Aleks dBoro was my final project for a MA Future Design degree at Teesside University in 2016 and was developed as an adaptable character that could serve as a vehicle for a broad array of tales within a larger saga, ranging from historical events to everyday happenings to fantastical science fiction while pointing a finger at the human creature’s curious behaviour. The 16 page sequential work produced was published on the 3rd of September 2016 in the 20th anniversary edition of the Icelandic comic magazine BLEK.
Physequential Storytelling explores ways of telling a pre-existing sequential story site-specifically adding to the experience, yet remaining true to the tale. It also serves as a way to enrich an exhibition environment by engulfing the viewer in the world of the story. Due to 'health and safety' limitations I had to pull back from my initial vision, but that also gave me the opportunity to mould my ideas to the space, with those restrains in mind. More on Physequential Storytelling in menu on the left.
This sequential paper includes my first published comic-work ...what ever it takes. It was printed in the 1st edition of the Icelandic comic magazine BLEK in 1996.  Following it is the prequel to the 1996 story, the 2016 MA project Whatever it takes! that dives further into the parallel time-line of Reykjavík city in the year 2014 while simultaneously introducing the character of Aleks dBoro for the very first time.
You can buy a copy of my final project for £8 (includes postage within the UK) at NewspaperClub (click here)
Aleks dBoro's Story Background
Aleks dBoro resides on the planet Mars. She is an Interdimensional Story Gatherer from the 32nd Century able to travel to any point in the Universe’s past and its parallel words, thanks to a mysterious crystal found by her father in the Asteroid Belt shortly before her birth. She is a severely handicapped mutant in a locked-in syndrome state under the care and supervision of the Priorities, the ruling elite of Mars. Aleks’s close proximity to the crystal from birth resulted in a close resonant-relationship enhanced by her superb mental abilities. This symbiotic relationship was discovered by chance by the Priority Scientist Frank dJones at the Priority Experimental Science Laboratories, located in the main Priority settlement in the Cydonia region of Mars, as he ran preliminary tests on the crystal’s structure, that eventually resulted in communication with infant Aleks.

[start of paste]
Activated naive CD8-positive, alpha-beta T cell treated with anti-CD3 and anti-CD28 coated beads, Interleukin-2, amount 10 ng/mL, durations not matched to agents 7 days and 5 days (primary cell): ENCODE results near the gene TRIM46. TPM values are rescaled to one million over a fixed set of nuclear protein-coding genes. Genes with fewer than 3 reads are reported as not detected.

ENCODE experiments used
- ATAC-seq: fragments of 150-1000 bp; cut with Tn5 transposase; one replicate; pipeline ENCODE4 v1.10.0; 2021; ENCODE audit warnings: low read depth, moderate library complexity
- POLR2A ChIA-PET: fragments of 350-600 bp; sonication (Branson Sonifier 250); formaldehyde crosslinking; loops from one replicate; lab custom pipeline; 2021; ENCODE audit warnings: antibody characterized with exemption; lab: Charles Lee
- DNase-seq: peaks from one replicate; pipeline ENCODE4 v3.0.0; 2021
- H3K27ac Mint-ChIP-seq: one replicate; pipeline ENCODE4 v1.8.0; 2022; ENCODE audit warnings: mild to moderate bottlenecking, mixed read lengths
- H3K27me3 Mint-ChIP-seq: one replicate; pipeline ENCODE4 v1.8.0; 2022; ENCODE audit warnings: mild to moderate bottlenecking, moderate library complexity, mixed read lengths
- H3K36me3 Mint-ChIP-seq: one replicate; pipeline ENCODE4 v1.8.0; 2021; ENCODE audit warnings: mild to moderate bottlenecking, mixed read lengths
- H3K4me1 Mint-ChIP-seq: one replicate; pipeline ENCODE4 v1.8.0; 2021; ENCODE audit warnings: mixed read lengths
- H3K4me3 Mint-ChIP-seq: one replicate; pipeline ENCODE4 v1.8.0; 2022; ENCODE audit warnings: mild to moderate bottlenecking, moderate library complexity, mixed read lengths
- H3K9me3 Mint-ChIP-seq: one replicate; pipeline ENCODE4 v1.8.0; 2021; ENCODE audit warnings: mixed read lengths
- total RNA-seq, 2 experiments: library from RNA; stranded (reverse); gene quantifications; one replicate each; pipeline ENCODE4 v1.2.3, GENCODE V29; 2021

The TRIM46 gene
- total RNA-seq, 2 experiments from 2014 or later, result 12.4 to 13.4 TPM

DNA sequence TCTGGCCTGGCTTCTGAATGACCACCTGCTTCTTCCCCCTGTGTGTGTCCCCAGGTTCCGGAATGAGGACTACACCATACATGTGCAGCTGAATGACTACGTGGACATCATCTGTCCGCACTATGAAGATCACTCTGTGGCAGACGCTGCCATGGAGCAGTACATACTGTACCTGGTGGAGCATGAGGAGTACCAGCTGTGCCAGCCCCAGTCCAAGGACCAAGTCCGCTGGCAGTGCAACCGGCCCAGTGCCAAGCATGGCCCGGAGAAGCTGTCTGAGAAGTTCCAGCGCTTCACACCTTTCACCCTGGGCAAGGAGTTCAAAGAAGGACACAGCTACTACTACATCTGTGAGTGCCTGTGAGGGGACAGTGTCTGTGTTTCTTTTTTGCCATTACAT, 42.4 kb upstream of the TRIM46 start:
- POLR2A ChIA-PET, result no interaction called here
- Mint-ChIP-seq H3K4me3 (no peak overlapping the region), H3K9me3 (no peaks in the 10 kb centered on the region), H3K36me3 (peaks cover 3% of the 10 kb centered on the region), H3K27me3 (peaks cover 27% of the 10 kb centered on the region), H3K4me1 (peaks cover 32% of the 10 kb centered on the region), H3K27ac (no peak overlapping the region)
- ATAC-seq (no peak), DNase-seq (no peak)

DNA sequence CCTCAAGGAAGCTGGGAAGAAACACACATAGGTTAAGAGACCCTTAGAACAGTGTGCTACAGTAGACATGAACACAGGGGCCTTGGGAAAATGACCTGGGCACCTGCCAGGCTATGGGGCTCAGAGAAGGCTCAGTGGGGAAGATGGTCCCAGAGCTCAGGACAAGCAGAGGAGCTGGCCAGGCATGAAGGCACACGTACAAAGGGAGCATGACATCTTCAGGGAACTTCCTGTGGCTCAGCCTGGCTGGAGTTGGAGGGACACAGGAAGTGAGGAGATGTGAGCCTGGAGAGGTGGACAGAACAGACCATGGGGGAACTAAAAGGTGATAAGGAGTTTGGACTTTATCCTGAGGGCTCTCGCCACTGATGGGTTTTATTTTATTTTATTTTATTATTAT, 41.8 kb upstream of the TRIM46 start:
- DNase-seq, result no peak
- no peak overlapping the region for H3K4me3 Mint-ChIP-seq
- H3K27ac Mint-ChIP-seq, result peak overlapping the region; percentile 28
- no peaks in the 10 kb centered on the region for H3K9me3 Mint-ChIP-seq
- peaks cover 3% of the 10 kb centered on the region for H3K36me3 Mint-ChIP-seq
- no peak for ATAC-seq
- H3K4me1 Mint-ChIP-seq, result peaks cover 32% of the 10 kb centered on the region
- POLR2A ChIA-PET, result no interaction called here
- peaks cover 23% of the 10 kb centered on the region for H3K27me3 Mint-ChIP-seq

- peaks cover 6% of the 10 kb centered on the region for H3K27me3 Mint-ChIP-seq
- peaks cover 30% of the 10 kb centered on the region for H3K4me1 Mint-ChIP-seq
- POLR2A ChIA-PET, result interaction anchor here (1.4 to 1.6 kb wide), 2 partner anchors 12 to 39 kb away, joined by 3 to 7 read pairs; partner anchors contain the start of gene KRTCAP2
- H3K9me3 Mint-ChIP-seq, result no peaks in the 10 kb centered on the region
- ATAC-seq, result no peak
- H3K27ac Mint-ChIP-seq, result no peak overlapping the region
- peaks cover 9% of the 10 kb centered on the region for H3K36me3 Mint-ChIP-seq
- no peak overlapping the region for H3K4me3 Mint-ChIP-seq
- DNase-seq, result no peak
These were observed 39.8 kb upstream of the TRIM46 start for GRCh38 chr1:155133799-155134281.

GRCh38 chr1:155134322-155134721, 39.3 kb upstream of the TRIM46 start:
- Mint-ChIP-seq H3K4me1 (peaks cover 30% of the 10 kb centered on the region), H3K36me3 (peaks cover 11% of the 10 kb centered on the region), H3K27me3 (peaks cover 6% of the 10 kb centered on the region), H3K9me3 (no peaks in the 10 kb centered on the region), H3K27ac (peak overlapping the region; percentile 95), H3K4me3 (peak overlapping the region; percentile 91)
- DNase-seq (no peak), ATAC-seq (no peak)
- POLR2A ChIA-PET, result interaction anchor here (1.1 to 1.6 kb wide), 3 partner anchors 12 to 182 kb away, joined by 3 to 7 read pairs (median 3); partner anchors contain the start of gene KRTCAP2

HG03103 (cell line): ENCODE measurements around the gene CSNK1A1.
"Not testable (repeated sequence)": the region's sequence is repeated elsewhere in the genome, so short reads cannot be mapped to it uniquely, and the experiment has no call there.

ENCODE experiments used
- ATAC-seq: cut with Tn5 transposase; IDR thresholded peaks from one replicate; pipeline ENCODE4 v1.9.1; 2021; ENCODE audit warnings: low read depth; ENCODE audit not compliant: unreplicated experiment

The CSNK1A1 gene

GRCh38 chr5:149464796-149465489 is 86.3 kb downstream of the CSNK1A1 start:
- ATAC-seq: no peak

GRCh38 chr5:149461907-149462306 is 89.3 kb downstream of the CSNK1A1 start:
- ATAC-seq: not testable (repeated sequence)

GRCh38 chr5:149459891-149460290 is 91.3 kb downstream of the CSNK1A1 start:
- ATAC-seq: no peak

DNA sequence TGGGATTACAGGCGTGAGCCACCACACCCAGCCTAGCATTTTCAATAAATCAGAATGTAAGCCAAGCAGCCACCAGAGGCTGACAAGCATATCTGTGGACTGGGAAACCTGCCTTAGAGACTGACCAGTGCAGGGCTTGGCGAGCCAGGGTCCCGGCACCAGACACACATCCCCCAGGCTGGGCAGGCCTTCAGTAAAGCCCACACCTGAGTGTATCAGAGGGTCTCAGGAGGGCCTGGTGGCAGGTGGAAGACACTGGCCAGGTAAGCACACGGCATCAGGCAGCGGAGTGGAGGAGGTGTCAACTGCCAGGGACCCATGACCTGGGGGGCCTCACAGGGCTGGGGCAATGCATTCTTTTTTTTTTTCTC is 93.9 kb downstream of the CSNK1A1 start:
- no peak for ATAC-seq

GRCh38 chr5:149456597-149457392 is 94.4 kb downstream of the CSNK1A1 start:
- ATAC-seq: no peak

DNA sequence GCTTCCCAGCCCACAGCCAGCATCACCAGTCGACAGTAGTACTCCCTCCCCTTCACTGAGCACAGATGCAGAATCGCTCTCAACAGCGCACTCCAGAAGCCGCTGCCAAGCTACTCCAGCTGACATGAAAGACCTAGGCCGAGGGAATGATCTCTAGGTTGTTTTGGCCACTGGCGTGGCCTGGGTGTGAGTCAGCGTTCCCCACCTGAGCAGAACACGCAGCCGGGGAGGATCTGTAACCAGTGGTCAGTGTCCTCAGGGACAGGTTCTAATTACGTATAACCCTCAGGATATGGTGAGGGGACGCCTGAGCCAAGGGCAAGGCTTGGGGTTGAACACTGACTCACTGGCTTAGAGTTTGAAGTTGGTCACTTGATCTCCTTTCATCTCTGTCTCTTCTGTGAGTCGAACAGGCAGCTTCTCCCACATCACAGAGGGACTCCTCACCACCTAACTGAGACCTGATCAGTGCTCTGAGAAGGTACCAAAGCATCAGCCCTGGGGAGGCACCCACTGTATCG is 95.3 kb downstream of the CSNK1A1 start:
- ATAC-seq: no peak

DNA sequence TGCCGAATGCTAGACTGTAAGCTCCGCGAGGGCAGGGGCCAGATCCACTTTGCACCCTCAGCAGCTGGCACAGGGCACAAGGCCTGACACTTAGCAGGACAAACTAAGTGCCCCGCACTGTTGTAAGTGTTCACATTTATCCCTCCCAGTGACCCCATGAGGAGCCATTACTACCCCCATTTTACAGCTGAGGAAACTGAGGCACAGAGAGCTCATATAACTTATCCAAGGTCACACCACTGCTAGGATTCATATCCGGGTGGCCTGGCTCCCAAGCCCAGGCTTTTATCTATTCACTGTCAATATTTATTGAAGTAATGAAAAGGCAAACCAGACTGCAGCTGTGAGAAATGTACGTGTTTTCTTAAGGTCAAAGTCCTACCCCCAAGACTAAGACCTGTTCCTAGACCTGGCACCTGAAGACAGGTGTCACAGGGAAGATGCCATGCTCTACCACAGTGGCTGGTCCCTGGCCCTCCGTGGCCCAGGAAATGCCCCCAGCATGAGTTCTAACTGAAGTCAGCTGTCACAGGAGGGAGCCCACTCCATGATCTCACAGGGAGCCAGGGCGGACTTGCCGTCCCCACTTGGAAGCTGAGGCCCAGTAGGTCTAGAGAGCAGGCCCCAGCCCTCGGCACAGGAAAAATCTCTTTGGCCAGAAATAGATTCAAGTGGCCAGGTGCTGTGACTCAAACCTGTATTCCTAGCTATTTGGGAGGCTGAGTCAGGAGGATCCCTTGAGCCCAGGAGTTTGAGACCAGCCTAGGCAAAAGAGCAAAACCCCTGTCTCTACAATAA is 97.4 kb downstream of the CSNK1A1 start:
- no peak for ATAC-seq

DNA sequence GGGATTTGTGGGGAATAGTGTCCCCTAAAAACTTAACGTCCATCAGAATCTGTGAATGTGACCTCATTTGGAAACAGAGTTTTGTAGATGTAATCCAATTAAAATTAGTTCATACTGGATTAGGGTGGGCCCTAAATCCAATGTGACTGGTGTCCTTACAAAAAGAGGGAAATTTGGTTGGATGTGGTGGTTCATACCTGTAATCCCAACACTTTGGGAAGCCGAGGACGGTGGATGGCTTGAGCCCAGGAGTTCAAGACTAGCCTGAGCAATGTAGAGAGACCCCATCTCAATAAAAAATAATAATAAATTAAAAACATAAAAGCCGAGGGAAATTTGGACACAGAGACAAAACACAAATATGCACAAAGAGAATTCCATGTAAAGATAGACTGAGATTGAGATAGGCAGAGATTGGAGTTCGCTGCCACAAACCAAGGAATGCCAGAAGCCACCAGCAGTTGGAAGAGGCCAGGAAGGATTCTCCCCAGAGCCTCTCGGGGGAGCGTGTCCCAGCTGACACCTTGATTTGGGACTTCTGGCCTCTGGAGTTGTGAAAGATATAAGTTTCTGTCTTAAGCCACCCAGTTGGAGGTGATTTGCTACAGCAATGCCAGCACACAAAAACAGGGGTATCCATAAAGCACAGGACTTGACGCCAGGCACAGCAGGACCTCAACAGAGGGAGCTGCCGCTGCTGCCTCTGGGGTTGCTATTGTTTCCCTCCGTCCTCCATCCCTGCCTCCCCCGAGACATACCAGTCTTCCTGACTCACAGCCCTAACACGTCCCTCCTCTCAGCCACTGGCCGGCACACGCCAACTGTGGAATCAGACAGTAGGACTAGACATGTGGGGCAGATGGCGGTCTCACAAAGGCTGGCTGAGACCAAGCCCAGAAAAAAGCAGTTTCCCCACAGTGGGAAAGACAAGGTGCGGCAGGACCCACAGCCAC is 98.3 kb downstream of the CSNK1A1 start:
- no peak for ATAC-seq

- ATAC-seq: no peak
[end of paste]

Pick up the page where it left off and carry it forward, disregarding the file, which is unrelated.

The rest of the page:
Due to the messy colonization history of Mars and the initial lack of information regarding their past, Martians gained thirst for tales and historical events. As part of their Priority religious practises, being able to see all sides of an event until you lose all aspect of right or wrong - bad or good, was of utmost importance. This practise would be instrumental in the way Aleks gathers her tales – going on numerous visits to the same moment to collect information from all sides and points of view.
It is in this environment that Aleks’s abilities come to light as she starts to report on her apparent random jumps in time. This the Priority elites turn into a profit making enterprise.
The main focus of the story happens around the time when Aleks is 21 years old when she has become somewhat disillusioned about the whole affair and is starting to bend the imposed rules set by her team of scientists - though dJones (who has become somewhat of a father figure to her) allows for her periodic breaches of protocol.
The way Aleks travels in time is by the gravitational forces that events create in space-time. The crystal allows for time being read as rings on a tree stump - by each crystal-layer resonating its own frequency, but it is the combination of Aleks’s mind and the crystal that create means of travel by using the gravitational pull events create in space-time. Over time the Priority scientists have been able to map Aleks’s travels and create a record of locations, yet most of her travels happen by fixing a rough location in time and allowing moments to drag her in. As the location is fixed, they then can move back and forward from that moment, by hours, days & years. Being able to stay within their own time-stream/reality is something they have not mastered at the time her story begins, thus events recorded by Aleks are often askew to their timeline.
Here below are few slides from my final MA Future Design presentation
Examples of the creative process

I allowed the story to flow out in the sketching process, rather than write a script. I have found that this process is a much friendlier way for my creative character. In the end I would eventually move whole pages around, switch out frames and break up the linear narrative I first produced.
In late 2017 I read an article on Studio Ghibli's creative process and found it refreshing to read that the studio incorporates much the same approach.
Physequential Storytelling
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